Jamie Lauren

Jamie Lauren says what side she's on.

on Dec 3, 2009

Moving on. The elimination. Now, if there has been a time all season that I was jealous, this was it. Talk about right up my alley. Shopping at a farmers' market ... being forced to work with only locally grown products ... I loved it! Cooking 300 portions alone for 150 guests? I loved that part less. As a professional chef in a professional kitchen you have help. A prep cook. A sous-chef. A dishwasher who just peels potatoes. The guy who takes out the trash. Someone. Five hours to cook that much food and transport it and get it set up without burning out, passing out, and freaking out is a commendable feat in itself. Here is my recap of all the dishes, and please, don't be too harsh. A lot of this is based on personal preference, and I am a picky eater. Let's start with Kevin, my number one go-to guy, and the one I am secretly, or not so secretly, rooting for. I gotta say, out of all the vegetarian dishes, his really did it for me. I thought it was gorgeous, and I think when food is visually appealing, it really does make a difference. The idea of taking something so simple and just celebrating it for what it is, like a beet and a carrot, is ballsy and impressive. For me, the component that was most impressive on that dish was the carrot top puree. I have never seen that before, and I thought it was a brilliant way of using the entire product. Very smart. I was less impressed with his defense of undercooked brisket, though I understood why he would have said the bit about texture. It was nice to see him wax poetic about his food. There is no doubt Kevin is serious about cooking, but if he said "per se" one more time, I would have screamed! On to Jen. I was less impressed by her food. I liked that she used all parts of the duck, but I can't say I would have wanted to eat that much duck on a plate. Sometimes a meat like duck, which is rich and gamey, can be a little overwhelming when it is used a lot in one place. Her goat cheese with radishes and mushrooms looked nice, and apparently tasted delicious, but it didn't speak to me in the way Kevin's dish did. I did find it odd that Chiarello remarked that he had never had goat cheese and basil together. That seemed a little strange to me. I've seen those two things put together before, quite a number of times. I guess not in Chiarello's world? Then there are the brothers. I gotta say Bryan's food sounded great. Simple but well-executed, even if he was missing a wee bit of salt. The ravioli looked lovely and I bet tasted that way too, and squash puree can do no wrong in my book. I was impressed that he got his short ribs so tender in the brief period of time, but was bummed for him that the fig flavor didn't come through that much. As for his brother ... I think out of the four chefs Michael's food was the least appetizing. I know all about slow cooked eggs, and I have to agree with the judges that if they aren't executed properly the texture can be gnarly. That's one thing about an egg like that — it needs texture, whether it's balancing it with something crispy or chewy, it needs it. I think the judges were completely right in their assesment that the vegetables in the pistou were cut too small and that the egg was too large for the dish. I was thinking the same thing when the dish flashed upon the screen. It seemed like he was trying to go rustic, but then went refined and shot himself in the foot a little. A big crusty piece of grilled bread, some garlic oil, the egg (maybe a slow cooked quail egg?), and large chunks of warm farm fresh vegetables would have made that dish delicious. As for his foie gras dish: I was floored that he managed to bang out a bunch of terrines in five hours. That takes some serious chops. I was less floored with the pairing of foie gras with turnips, but that's just me. The pear made sense. The color of the soup was lovely. The idea that it all needed to be eaten together was smart. Michael is definitely a very conceptual chef and that's impressive, but for some reason I just have a hard time getting past his exterior. But, hey, I have heard the same thing said about me, that I'm smug, confident, obnoxious, etc. I just try to take it all with a grain of salt and continue to try and be the best I can be at what I love to do.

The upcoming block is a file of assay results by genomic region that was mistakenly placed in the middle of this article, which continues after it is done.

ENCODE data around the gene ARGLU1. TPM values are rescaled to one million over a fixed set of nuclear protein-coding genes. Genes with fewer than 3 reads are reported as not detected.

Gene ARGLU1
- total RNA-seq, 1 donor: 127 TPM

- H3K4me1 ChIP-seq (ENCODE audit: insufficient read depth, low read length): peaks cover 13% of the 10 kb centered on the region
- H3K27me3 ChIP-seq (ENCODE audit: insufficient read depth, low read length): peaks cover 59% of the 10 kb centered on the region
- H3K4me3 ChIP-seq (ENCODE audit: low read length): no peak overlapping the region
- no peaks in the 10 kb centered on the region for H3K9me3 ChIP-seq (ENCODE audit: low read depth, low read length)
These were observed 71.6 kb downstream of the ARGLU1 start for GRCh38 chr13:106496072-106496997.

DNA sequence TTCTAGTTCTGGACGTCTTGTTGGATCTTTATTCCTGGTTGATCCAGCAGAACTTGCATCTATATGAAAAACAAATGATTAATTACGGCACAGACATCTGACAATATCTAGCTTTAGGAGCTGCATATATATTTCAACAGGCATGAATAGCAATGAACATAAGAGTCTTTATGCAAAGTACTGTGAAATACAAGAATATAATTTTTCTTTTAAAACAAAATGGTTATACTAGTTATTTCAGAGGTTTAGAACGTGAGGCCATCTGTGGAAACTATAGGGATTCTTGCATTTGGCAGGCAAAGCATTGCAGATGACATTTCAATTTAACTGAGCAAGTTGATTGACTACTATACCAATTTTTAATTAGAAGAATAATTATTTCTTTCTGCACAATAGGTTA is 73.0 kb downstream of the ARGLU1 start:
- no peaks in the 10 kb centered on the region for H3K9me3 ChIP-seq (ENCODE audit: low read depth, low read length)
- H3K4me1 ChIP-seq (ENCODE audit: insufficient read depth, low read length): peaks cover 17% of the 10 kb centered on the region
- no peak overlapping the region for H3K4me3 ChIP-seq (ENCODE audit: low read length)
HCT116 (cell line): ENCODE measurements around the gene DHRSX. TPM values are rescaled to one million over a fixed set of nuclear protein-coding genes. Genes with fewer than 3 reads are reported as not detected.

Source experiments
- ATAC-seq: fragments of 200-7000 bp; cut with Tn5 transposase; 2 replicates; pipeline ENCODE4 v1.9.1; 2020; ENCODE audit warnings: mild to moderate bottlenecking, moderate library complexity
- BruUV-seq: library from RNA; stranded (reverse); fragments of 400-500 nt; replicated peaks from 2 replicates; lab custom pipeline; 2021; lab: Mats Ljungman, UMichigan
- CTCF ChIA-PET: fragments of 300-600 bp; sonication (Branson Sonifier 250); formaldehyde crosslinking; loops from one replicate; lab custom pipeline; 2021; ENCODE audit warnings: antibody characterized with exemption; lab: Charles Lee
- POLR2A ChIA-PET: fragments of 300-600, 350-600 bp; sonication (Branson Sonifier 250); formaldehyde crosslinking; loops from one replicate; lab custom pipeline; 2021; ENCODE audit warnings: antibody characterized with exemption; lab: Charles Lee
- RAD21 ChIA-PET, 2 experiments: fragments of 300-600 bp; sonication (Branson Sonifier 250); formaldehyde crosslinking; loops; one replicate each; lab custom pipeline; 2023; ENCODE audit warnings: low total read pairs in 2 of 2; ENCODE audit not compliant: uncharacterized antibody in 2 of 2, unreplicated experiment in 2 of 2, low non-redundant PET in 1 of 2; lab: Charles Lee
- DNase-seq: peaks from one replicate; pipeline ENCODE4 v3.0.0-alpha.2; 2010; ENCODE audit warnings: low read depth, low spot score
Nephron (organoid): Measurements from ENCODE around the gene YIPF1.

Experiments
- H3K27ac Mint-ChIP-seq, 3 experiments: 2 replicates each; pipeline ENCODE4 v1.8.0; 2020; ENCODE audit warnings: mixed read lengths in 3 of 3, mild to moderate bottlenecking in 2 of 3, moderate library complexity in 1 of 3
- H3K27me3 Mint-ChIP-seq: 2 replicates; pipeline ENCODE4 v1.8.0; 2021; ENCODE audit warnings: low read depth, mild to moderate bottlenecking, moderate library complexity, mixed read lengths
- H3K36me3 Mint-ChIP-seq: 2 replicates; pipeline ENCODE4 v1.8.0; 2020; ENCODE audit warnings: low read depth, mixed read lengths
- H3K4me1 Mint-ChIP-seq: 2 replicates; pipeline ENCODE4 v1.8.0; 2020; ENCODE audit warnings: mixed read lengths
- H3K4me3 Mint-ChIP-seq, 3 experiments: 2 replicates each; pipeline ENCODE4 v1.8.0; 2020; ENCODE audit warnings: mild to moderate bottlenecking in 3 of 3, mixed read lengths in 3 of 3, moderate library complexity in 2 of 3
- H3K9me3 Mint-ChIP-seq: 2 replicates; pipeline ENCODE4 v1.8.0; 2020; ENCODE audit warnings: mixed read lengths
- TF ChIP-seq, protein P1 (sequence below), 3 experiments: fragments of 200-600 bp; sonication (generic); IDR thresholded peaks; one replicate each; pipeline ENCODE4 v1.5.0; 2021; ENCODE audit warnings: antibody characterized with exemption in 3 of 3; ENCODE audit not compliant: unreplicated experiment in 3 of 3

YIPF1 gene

As I come to the conclusion of my second to last blog (your can all stop crying now...), I make one last prediction: I say goodnight to Jen, just because. And I say hello to the top three guys. With any luck the winner may just be Kevin. For some reason, I am feeling him all the way. Guess we have to wait another week and find out. Until then....

Every week I say the same thing. But you REALLY should be following me on Twitter. I want to get to 4000 followers. Then 5000. Then 10,000. Then I'll take over the world. OK. I'm done. I'm clearly just wasting space now.

Shameless self-promotion! @chefjamielauren